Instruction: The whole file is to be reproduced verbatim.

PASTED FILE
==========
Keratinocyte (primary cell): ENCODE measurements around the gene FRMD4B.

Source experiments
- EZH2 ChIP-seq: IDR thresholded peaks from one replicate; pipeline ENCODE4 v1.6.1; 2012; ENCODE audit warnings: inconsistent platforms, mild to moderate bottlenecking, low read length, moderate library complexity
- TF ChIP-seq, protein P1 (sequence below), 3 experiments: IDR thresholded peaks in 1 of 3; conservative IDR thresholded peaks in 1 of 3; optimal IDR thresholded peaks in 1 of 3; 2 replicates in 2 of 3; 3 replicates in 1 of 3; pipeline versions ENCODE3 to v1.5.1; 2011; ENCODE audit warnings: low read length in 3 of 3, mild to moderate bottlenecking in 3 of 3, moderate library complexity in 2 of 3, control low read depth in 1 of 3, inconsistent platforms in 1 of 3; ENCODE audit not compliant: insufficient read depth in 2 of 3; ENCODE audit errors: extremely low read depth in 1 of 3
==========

Keratinocyte (primary cell): ENCODE measurements around the gene FRMD4B.

Source experiments
- EZH2 ChIP-seq: IDR thresholded peaks from one replicate; pipeline ENCODE4 v1.6.1; 2012; ENCODE audit warnings: inconsistent platforms, mild to moderate bottlenecking, low read length, moderate library complexity
- TF ChIP-seq, protein P1 (sequence below), 3 experiments: IDR thresholded peaks in 1 of 3; conservative IDR thresholded peaks in 1 of 3; optimal IDR thresholded peaks in 1 of 3; 2 replicates in 2 of 3; 3 replicates in 1 of 3; pipeline versions ENCODE3 to v1.5.1; 2011; ENCODE audit warnings: low read length in 3 of 3, mild to moderate bottlenecking in 3 of 3, moderate library complexity in 2 of 3, control low read depth in 1 of 3, inconsistent platforms in 1 of 3; ENCODE audit not compliant: insufficient read depth in 2 of 3; ENCODE audit errors: extremely low read depth in 1 of 3